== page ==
The Road provides a decliate study amidst savagery
Starring Viggo Mortensen and Kodi Smit-McPhee. Rated 14A. Opens Friday, November 27, at the Cinemark Tinseltown
The Road takes place against the backdrop of a post-apocalyptic America ravaged by devastating earthquakes and the worst aspects of human nature. Based on the novel by Cormac McCarthy, the story centres around the day-to-day survival of a nameless father and his preadolescent son (Viggo Mortensen and young Kodi Smit-McPhee, who both deliver deeply moving performances). Forced to make their way across a landscape barren of vegetation and game, their goal is simply to keep heading further south, a highly dangerous journey that involves combatting everything from starvation to roving bands of murderous cannibals.
Watch the trailer for The Road.
As an act of love, the father safeguards a revolver that has a single bullet remaining in the chamber. He hopes to have enough courage to use it on his son if they're cornered by a band of man-eaters. It's the kind of relentlessly bleak scenario best expressed by a scene where our travellers are trying to stave off starvation by chewing on a few twigs. “We're the good guys, right?” asks the boy, with a stubborn flicker of pride. “Because we don't eat people, right?” When his father reassures him that they will always remain good people, it becomes clear we're watching a family held together by the sheer grit of their own integrity.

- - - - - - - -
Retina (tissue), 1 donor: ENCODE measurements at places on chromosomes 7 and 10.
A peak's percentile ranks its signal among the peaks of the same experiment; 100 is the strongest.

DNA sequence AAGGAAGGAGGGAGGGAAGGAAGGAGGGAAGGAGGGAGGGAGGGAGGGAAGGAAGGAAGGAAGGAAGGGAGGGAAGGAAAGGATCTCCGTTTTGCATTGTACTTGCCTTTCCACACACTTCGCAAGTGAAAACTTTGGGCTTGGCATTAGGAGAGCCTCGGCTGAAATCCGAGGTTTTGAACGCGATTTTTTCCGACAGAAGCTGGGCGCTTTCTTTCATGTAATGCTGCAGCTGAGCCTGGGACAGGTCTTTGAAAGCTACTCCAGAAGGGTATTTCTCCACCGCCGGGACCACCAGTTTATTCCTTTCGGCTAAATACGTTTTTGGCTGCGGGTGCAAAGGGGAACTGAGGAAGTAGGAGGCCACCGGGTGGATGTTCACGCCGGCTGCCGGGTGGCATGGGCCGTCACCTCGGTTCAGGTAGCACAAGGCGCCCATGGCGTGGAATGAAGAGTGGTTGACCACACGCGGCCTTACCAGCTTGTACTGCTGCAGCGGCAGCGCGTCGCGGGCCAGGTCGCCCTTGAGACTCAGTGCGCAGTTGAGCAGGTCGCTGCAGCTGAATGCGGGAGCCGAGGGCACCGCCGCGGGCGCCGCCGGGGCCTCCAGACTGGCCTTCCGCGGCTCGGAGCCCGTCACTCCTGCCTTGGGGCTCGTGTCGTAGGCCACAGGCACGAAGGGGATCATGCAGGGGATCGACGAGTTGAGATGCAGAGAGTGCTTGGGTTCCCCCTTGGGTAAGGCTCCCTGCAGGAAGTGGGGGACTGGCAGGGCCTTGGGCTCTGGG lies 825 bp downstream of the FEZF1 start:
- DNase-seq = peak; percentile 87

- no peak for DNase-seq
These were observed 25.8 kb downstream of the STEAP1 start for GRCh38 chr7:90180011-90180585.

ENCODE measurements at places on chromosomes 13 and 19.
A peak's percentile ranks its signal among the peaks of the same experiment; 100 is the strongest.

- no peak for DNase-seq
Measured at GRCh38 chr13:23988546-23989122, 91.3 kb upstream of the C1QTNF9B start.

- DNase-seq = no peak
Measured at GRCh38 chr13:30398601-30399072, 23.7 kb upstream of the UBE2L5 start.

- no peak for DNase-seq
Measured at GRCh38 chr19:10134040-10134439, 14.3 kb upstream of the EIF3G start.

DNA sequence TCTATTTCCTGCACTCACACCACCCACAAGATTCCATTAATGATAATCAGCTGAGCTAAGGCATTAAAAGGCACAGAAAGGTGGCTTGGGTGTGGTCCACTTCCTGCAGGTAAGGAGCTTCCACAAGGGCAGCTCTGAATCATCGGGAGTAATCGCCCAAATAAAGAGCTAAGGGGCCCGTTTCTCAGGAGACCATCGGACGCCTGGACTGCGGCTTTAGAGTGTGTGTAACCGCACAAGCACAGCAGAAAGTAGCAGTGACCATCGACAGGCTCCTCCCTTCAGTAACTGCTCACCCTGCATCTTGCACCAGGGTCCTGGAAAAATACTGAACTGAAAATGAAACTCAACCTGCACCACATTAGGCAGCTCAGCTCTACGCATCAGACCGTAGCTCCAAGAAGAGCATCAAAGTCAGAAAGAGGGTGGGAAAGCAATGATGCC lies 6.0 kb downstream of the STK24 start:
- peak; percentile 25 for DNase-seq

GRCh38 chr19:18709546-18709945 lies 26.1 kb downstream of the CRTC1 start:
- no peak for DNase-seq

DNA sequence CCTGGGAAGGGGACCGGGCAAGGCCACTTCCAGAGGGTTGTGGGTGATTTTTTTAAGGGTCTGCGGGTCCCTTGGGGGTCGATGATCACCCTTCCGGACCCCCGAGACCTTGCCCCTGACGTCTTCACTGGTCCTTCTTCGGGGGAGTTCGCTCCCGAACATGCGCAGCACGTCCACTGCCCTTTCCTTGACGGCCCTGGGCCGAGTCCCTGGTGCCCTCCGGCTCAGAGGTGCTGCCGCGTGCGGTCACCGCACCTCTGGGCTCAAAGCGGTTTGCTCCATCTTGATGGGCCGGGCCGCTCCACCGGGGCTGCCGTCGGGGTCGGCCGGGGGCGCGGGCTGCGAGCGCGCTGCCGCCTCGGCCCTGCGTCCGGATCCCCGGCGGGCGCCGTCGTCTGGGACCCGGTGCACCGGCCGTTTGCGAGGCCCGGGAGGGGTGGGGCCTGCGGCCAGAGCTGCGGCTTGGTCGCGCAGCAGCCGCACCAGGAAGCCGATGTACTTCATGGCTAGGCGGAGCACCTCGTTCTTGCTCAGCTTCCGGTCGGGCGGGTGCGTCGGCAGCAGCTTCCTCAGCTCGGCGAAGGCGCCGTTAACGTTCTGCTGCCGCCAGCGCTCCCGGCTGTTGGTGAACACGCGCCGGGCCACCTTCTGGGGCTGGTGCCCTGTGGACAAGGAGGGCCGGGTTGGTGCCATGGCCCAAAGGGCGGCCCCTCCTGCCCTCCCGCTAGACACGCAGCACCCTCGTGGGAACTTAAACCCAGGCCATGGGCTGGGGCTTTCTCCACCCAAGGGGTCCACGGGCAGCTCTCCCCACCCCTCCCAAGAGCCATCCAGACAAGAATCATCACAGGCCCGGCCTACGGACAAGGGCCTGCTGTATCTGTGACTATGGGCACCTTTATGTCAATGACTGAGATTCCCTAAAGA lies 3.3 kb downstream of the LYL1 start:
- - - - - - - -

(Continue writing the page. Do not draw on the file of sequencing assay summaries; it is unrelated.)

The pair are tortured by their abandonment by the most meaningful woman in their lives (Charlize Theron as a wife and mother who considers suicide the only sane option in a world gone mad). Thanks to the subtle approach of director John Hillcoat—who somehow manages the neat trick of making the occasional dreamy flashback to civilized society seem disarmingly surreal—none of this comes across as overblown or sensationalistic. Despite all the savagery on display, what ultimately emerges is a profoundly delicate study on the power of love.